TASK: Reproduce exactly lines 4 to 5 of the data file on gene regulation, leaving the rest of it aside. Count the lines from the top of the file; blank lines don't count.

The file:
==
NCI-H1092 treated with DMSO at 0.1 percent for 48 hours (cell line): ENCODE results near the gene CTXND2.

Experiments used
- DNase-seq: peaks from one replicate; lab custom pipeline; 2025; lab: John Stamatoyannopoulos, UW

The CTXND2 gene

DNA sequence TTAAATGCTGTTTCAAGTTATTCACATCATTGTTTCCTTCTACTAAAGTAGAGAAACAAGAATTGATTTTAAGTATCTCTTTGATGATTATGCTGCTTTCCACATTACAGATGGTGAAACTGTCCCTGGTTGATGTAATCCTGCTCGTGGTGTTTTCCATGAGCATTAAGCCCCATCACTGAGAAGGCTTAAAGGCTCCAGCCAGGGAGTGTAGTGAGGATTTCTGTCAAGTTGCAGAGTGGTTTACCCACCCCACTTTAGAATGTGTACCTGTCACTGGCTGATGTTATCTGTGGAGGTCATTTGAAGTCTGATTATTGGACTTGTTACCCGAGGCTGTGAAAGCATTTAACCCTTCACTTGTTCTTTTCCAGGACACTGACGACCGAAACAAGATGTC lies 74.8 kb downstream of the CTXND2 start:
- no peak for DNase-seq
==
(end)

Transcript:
The CTXND2 gene

DNA sequence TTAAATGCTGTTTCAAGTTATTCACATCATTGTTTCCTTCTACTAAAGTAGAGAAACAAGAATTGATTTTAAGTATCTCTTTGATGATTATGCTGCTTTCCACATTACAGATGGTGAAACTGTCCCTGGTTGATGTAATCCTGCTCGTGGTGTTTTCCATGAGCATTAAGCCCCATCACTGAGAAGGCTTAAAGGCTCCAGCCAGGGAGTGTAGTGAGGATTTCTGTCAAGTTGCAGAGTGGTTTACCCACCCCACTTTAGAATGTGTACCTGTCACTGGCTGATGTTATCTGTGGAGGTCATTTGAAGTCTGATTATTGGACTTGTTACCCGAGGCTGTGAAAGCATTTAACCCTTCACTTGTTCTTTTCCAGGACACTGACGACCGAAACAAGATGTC lies 74.8 kb downstream of the CTXND2 start: